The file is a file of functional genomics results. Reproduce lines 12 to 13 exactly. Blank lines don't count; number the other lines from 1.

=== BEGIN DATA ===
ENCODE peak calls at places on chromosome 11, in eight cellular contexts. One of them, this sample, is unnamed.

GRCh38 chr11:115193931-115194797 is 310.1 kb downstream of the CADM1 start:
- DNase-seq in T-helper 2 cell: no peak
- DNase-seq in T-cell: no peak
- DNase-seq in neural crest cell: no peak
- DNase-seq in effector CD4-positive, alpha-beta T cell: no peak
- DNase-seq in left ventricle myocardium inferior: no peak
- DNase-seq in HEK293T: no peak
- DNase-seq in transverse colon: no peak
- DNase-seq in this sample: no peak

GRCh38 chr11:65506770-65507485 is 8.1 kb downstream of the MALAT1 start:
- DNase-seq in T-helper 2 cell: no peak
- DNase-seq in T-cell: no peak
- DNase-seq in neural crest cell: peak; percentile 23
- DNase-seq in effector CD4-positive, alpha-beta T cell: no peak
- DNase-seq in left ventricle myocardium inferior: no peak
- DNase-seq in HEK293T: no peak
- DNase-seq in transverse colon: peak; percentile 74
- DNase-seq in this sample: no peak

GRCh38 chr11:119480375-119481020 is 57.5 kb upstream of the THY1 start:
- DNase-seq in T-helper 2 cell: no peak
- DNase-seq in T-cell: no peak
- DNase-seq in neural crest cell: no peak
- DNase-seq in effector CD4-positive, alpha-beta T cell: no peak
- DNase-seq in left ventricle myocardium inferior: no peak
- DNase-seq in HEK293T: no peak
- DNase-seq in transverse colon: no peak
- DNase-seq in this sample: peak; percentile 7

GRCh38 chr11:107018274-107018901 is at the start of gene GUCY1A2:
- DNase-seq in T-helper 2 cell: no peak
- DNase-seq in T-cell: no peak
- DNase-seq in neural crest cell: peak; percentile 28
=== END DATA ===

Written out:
- DNase-seq in T-helper 2 cell: no peak
- DNase-seq in T-cell: no peak